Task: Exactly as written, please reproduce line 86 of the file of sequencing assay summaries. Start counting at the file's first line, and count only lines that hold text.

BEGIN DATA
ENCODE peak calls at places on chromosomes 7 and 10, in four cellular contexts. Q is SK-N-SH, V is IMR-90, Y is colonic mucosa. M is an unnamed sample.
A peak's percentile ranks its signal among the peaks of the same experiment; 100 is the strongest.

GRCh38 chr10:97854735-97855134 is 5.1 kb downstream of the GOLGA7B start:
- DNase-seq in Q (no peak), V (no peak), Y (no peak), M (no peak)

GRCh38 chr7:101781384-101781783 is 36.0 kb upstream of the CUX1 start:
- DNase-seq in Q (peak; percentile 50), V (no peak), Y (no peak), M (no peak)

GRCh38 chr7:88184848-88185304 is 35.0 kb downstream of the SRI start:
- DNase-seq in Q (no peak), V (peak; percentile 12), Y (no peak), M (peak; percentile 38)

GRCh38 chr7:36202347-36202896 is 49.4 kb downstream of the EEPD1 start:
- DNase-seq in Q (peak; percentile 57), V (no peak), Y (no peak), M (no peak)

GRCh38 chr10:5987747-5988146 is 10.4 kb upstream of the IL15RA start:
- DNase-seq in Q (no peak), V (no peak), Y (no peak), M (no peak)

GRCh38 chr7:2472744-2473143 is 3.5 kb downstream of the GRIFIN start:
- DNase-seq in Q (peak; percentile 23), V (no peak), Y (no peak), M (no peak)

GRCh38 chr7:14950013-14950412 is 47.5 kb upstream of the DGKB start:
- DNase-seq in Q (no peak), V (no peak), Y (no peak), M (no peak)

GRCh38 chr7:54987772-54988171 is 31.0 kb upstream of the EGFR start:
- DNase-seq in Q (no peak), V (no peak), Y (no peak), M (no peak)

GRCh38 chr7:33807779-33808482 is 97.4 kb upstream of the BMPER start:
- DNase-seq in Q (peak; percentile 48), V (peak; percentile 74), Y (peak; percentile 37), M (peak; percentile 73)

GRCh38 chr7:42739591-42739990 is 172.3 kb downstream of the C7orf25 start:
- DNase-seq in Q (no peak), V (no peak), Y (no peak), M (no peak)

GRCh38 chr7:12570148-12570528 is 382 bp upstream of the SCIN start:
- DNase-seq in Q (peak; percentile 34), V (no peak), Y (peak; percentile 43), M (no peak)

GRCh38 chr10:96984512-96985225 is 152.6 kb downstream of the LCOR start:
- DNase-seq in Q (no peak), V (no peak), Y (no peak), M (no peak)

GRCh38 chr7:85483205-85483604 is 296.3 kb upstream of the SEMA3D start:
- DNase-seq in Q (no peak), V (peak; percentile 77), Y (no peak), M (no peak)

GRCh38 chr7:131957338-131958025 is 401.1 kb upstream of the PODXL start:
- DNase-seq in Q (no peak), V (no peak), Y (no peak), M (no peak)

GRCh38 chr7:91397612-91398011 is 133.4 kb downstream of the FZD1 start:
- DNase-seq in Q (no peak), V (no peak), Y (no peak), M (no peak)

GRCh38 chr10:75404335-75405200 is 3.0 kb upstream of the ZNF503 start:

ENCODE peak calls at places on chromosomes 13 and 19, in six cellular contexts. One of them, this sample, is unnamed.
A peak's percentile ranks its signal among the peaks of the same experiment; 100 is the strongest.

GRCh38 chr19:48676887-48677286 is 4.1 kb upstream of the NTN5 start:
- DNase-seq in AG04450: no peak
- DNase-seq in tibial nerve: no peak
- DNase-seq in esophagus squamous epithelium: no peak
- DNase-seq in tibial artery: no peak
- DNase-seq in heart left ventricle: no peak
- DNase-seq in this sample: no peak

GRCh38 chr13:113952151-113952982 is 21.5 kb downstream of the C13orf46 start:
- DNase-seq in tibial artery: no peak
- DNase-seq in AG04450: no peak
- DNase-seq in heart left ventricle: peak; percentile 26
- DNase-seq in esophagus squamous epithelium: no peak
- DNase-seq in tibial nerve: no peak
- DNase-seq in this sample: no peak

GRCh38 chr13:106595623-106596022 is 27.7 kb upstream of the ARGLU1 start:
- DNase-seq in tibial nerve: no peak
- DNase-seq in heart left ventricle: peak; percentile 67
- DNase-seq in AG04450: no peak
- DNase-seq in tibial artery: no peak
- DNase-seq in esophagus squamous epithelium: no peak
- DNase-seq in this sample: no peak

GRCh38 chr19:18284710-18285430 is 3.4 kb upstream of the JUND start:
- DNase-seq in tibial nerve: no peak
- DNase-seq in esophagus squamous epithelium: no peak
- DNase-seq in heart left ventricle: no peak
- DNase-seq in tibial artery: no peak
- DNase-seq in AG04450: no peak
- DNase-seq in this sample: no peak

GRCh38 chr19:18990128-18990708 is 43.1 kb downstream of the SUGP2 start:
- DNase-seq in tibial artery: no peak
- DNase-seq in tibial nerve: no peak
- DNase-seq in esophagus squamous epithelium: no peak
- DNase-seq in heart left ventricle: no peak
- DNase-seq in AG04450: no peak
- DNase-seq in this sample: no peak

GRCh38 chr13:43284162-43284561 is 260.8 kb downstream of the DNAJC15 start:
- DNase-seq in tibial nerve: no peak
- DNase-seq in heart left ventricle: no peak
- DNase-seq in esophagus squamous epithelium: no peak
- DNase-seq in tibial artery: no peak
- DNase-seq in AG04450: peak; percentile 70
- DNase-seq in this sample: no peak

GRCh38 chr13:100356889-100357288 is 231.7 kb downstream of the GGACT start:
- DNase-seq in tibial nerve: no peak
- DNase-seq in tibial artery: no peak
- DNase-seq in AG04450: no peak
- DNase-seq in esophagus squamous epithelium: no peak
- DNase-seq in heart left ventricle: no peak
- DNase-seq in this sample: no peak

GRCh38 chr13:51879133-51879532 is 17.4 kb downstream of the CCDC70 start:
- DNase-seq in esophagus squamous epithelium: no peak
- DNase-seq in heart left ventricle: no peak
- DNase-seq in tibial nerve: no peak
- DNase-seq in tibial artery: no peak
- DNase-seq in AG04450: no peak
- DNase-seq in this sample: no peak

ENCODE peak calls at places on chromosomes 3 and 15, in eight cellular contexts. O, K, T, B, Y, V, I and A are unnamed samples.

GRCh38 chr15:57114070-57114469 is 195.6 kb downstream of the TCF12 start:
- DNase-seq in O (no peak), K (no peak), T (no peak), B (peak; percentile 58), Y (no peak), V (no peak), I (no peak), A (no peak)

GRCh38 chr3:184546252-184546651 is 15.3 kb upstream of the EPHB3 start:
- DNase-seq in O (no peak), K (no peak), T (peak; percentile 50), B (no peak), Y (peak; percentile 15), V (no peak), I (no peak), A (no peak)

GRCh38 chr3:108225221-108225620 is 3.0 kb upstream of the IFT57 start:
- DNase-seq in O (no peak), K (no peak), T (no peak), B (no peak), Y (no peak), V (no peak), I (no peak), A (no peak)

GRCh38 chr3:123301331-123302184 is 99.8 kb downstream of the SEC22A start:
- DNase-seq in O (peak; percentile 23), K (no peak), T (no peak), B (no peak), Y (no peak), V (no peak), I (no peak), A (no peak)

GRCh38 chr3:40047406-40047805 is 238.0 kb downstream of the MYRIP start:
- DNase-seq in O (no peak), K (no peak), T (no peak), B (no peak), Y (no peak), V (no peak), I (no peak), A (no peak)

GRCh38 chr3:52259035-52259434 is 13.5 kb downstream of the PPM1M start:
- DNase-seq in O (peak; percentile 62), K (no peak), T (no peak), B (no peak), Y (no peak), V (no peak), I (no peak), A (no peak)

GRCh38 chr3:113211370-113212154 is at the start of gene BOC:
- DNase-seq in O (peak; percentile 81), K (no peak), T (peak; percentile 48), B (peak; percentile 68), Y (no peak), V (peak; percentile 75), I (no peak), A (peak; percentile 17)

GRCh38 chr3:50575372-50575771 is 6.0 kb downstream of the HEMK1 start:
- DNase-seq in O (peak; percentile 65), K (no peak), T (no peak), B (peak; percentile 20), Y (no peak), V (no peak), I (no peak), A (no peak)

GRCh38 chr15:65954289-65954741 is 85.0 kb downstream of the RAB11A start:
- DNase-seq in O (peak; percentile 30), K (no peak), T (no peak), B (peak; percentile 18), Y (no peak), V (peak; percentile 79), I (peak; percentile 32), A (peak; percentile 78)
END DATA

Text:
- DNase-seq in esophagus squamous epithelium: no peak